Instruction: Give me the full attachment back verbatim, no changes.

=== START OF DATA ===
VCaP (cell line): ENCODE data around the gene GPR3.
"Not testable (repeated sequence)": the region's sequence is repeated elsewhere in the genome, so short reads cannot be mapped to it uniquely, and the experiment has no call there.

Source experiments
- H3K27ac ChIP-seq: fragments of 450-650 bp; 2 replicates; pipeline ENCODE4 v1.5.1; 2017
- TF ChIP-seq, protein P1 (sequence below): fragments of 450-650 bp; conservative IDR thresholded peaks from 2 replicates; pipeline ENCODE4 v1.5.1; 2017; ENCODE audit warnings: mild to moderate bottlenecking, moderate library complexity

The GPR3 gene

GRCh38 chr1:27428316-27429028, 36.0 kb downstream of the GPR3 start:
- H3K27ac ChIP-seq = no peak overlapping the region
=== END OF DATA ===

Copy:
VCaP (cell line): ENCODE data around the gene GPR3.
"Not testable (repeated sequence)": the region's sequence is repeated elsewhere in the genome, so short reads cannot be mapped to it uniquely, and the experiment has no call there.

Source experiments
- H3K27ac ChIP-seq: fragments of 450-650 bp; 2 replicates; pipeline ENCODE4 v1.5.1; 2017
- TF ChIP-seq, protein P1 (sequence below): fragments of 450-650 bp; conservative IDR thresholded peaks from 2 replicates; pipeline ENCODE4 v1.5.1; 2017; ENCODE audit warnings: mild to moderate bottlenecking, moderate library complexity

The GPR3 gene

GRCh38 chr1:27428316-27429028, 36.0 kb downstream of the GPR3 start:
- H3K27ac ChIP-seq = no peak overlapping the region